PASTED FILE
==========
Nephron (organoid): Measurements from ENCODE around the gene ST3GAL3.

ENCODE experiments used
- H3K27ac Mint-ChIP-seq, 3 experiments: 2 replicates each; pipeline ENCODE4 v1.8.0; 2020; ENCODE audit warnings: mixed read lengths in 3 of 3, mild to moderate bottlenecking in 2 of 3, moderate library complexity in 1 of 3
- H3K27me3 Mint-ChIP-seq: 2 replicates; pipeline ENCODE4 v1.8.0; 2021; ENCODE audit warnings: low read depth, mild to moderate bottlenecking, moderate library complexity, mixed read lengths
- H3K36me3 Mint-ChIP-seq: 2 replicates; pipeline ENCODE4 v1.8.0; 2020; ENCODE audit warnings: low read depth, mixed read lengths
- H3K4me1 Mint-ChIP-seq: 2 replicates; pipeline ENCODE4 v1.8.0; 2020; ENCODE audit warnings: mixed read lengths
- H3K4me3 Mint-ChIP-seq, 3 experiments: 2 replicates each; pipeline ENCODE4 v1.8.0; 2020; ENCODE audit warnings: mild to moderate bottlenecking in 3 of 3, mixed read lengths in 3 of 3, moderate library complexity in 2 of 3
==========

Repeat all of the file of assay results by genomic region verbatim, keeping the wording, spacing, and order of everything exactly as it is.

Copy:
Nephron (organoid): Measurements from ENCODE around the gene ST3GAL3.

ENCODE experiments used
- H3K27ac Mint-ChIP-seq, 3 experiments: 2 replicates each; pipeline ENCODE4 v1.8.0; 2020; ENCODE audit warnings: mixed read lengths in 3 of 3, mild to moderate bottlenecking in 2 of 3, moderate library complexity in 1 of 3
- H3K27me3 Mint-ChIP-seq: 2 replicates; pipeline ENCODE4 v1.8.0; 2021; ENCODE audit warnings: low read depth, mild to moderate bottlenecking, moderate library complexity, mixed read lengths
- H3K36me3 Mint-ChIP-seq: 2 replicates; pipeline ENCODE4 v1.8.0; 2020; ENCODE audit warnings: low read depth, mixed read lengths
- H3K4me1 Mint-ChIP-seq: 2 replicates; pipeline ENCODE4 v1.8.0; 2020; ENCODE audit warnings: mixed read lengths
- H3K4me3 Mint-ChIP-seq, 3 experiments: 2 replicates each; pipeline ENCODE4 v1.8.0; 2020; ENCODE audit warnings: mild to moderate bottlenecking in 3 of 3, mixed read lengths in 3 of 3, moderate library complexity in 2 of 3